The government has followed up on a Supreme Court ruling from the summer by confirming that civil partnerships for mixed-sex couples will be introduced in the near future.
On June 27th 2018, the Supreme Court ruled that allowing same-sex, but not mixed-sex couples to enter into civil partnerships was discriminatory and must be corrected as quickly as feasibly possible.
In response, on October 2nd 2018 the government published a press release confirming that opposite-sex civil partnerships will be introduced, giving mixed-gender couples the same rights as same-sex couples.
Prime minister Theresa May said: “This change in the law helps protect the interests of opposite-sex couples who want to commit, want to formalise their relationship but don’t necessarily want to get married.”
Equalities minister Penny Mordaunt added: “This is an important step forward for equality. There are all sorts of reasons why people may choose not to marry. By giving couples this option we hope to give them and their families more certainty and security.”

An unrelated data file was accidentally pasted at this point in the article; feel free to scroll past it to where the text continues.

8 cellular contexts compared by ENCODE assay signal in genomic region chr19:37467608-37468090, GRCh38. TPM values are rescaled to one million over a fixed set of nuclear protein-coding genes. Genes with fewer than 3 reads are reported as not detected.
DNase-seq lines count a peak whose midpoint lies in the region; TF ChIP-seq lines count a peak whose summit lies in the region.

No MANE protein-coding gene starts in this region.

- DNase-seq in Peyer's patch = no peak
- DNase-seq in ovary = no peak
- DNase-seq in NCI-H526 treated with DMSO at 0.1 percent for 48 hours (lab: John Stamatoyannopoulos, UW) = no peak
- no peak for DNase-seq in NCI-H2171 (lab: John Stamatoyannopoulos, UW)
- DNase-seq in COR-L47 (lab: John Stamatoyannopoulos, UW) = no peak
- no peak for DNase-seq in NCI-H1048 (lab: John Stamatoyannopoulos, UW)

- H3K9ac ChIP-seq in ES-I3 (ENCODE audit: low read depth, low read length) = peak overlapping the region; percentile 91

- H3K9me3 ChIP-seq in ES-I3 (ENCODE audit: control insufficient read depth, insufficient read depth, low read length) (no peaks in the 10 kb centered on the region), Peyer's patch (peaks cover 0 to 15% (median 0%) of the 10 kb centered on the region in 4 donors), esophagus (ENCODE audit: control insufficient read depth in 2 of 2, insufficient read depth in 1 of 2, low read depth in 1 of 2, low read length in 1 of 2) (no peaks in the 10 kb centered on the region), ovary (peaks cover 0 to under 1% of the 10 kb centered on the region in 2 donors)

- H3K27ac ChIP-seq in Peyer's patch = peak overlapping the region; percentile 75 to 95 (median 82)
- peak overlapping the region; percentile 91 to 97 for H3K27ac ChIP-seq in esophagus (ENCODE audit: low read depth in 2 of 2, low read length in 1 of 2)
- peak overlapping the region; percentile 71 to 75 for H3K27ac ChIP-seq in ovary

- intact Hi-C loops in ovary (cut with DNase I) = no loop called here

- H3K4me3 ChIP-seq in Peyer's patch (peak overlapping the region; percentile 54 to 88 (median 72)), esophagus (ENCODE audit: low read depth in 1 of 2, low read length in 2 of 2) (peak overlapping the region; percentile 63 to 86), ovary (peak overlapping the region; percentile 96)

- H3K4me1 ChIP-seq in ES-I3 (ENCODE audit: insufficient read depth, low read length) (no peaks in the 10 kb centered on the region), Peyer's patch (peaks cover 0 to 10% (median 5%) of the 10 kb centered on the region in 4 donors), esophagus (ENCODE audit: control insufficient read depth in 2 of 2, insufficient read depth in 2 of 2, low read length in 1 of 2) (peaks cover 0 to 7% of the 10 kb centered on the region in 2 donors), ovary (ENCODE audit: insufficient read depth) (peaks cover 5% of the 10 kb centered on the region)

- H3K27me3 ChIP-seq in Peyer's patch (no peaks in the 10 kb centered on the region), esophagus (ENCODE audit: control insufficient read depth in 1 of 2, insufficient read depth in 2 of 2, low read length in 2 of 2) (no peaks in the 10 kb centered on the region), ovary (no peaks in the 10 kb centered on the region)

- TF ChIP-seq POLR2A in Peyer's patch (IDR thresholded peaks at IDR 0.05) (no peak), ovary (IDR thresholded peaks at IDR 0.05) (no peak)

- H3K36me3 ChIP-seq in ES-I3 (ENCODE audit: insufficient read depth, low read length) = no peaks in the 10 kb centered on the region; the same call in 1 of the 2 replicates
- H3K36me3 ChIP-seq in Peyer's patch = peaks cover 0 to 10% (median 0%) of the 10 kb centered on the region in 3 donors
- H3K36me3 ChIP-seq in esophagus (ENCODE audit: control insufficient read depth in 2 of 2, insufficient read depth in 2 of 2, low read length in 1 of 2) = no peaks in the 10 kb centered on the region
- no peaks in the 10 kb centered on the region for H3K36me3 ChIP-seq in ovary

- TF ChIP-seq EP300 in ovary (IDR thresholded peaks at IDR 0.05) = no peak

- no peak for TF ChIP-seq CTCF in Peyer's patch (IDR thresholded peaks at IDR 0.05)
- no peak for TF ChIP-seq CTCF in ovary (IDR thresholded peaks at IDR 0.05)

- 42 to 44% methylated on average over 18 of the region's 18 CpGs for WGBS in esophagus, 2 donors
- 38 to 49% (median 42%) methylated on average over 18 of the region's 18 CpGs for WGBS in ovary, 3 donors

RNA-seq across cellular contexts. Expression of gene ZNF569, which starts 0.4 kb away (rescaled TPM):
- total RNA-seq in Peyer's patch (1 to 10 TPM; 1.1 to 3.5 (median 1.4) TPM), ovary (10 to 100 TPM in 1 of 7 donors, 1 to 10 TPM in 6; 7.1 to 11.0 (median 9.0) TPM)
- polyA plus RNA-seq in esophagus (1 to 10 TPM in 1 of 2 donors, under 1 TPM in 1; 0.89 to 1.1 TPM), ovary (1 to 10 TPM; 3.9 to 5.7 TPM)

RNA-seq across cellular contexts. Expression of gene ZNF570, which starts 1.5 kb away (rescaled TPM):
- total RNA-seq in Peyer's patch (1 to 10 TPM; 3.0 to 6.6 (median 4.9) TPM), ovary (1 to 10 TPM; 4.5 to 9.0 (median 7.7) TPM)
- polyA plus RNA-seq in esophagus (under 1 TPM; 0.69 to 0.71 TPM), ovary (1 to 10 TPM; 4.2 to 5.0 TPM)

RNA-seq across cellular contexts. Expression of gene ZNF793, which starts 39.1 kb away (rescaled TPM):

Why civil partnerships for mixed-sex couples?
Examples from same-sex civil partnerships already show the importance of making a legal union, such as Stuart Warburton-Smith, whose civil partner Richard died suddenly in 2013.
Mr Warburton-Smith told the BBC: “Richard and I were one of the first couples to sign a civil partnership in December 2005 … Having the law on my side – especially when it came to dealing with pension rights etc – was important.”
Some opposite-sex couples just don’t want to get married, but still want to make a legal commitment to one another – some reasons why include an objection to the religious connotations of marriage, as well as the old idea that marriage represents the ‘ownership’ of the wife by the husband.
But without an equivalent legal commitment, unmarried mixed-sex couples – even those who cohabit for many years and/or have children together – risk missing out on benefits including:
- Marriage income tax allowance.
- Inheritance tax relief.
- Automatic inheritance of the partner’s estate.
- Bereavement support payments.
- Benefits from the partner’s state pension contributions.
- Some ‘survivor benefits’ on many occupational pension schemes.
- Division of assets/property on relationship breakdown.
This last point is an important one, as civil partnerships for mixed-gender couples are by no means a ‘marriage light’ option, and ending a civil partnership can be as involved of a process as divorcing a married partner.
As with civil partnerships for same-sex couples, mediators will be adjusting to this new option for mixed-sex couples too as it becomes law in England – although as yet it is not clear when that will happen.